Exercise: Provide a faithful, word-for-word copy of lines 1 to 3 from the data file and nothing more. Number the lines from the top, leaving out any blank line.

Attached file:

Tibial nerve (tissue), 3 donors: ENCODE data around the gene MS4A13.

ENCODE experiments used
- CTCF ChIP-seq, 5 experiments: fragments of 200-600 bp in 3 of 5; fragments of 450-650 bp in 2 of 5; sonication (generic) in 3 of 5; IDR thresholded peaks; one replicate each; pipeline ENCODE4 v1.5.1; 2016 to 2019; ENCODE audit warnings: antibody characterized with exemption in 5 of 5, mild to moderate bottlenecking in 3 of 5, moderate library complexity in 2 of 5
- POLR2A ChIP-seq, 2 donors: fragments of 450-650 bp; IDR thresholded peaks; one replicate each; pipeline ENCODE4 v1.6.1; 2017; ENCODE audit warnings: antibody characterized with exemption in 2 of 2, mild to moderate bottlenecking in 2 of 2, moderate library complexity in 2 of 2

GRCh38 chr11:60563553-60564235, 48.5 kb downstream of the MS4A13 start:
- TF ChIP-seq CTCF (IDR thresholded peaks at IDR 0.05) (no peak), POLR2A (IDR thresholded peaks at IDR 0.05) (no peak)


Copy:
Tibial nerve (tissue), 3 donors: ENCODE data around the gene MS4A13.

ENCODE experiments used
- CTCF ChIP-seq, 5 experiments: fragments of 200-600 bp in 3 of 5; fragments of 450-650 bp in 2 of 5; sonication (generic) in 3 of 5; IDR thresholded peaks; one replicate each; pipeline ENCODE4 v1.5.1; 2016 to 2019; ENCODE audit warnings: antibody characterized with exemption in 5 of 5, mild to moderate bottlenecking in 3 of 5, moderate library complexity in 2 of 5